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Conciliation, Counterterrorism, and Patterns of Terrorist Violence

Published online by Cambridge University Press:  15 February 2005

Ethan Bueno de Mesquita
Ethan Bueno de Mesquita is Assistant Professor of Political Science and Fellow at the Center in Political Economy at Washington University, St. Louis, Missouri. He can be reached at
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What causes the increase in terrorism that reportedly often follows government concessions? Given this pattern, why do governments ever conciliate terrorists? I propose a model in which terrorist organizations become more militant following concessions because only moderate terrorists accept them, leaving extremists in control. Governments nonetheless are willing to make concessions because their counterterror capabilities improve because of the collusion of former terrorists. Former terrorists undertake this collusion to insure the credibility of government promises. The model also yields hypotheses regarding the level of government investment in counterterror, when moderates accept concessions, the terms of negotiated settlements, the duration of terrorist conflicts, incentives for moderate terrorists to radicalize their followers, and incentives for governments to encourage extremist challenges to moderate terrorist leaders. The model is illustrated with an application to the Israeli/Palestinian conflict.Professor Ehud Sprinzak, who died an untimely death on November 8, 2002, first introduced me to the study of terrorism. He is greatly missed. I received valuable comments from Scott Ashworth, Bob Bates, Mia Bloom, Bruce Bueno de Mesquita, Charles Cohen, Eric Dickson, Amanda Friedenberg, Orit Kedar, David Lake, Macartan Humphreys, Matthew Price, Todd Sandler, Ken Shepsle, David Andrew Singer, Alastair Smith, and Matthew Stephenson.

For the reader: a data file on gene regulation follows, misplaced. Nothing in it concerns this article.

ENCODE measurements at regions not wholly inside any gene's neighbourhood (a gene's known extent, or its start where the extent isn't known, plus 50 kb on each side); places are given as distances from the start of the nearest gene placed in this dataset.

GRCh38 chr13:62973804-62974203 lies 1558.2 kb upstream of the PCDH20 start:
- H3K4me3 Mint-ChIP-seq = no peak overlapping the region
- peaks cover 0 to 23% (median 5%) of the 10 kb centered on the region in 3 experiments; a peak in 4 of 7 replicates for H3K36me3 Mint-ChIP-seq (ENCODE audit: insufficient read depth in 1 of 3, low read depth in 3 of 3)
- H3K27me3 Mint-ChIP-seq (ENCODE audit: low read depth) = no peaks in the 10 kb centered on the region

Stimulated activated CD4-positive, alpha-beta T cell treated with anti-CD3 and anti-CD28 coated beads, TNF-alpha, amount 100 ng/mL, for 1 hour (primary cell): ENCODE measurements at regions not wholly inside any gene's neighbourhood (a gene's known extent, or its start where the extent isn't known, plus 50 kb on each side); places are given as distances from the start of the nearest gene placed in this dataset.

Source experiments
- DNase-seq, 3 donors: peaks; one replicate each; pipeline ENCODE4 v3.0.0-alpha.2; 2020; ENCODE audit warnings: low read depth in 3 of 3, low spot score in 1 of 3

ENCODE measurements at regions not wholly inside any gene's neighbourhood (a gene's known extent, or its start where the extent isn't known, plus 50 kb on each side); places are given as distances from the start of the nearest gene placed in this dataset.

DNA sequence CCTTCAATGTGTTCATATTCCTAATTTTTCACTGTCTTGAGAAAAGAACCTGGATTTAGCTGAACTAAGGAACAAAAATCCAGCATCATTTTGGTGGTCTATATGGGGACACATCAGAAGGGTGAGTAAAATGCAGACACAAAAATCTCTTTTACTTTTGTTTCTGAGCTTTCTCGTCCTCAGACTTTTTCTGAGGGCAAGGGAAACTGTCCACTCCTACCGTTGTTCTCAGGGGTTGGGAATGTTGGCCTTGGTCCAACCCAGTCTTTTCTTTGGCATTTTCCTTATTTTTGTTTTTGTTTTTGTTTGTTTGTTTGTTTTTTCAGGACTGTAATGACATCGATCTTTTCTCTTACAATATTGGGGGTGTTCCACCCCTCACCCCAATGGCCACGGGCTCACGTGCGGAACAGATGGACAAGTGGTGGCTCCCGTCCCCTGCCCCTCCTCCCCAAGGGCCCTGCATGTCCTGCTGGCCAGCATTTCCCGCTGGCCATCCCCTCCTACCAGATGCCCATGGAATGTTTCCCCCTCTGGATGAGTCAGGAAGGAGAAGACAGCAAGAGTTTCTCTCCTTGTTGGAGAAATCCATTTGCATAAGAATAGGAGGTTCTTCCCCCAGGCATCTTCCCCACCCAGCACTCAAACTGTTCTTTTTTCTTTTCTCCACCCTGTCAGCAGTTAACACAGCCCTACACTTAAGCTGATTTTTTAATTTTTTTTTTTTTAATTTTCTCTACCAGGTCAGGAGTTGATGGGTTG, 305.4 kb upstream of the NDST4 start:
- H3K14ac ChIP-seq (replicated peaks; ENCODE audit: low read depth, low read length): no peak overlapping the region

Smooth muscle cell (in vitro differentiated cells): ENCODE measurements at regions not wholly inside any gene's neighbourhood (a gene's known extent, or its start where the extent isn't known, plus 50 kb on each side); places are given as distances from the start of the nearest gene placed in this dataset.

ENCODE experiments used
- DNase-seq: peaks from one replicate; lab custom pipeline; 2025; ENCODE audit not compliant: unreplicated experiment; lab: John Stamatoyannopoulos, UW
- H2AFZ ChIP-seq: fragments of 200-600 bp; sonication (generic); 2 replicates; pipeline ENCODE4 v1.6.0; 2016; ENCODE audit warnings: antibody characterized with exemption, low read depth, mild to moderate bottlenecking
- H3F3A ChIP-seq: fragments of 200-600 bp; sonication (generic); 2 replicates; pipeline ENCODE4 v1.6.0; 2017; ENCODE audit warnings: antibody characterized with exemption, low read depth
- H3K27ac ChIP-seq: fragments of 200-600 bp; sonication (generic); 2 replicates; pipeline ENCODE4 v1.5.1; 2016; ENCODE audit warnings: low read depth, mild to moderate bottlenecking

Research Article
© 2005 The IO Foundation and Cambridge University Press

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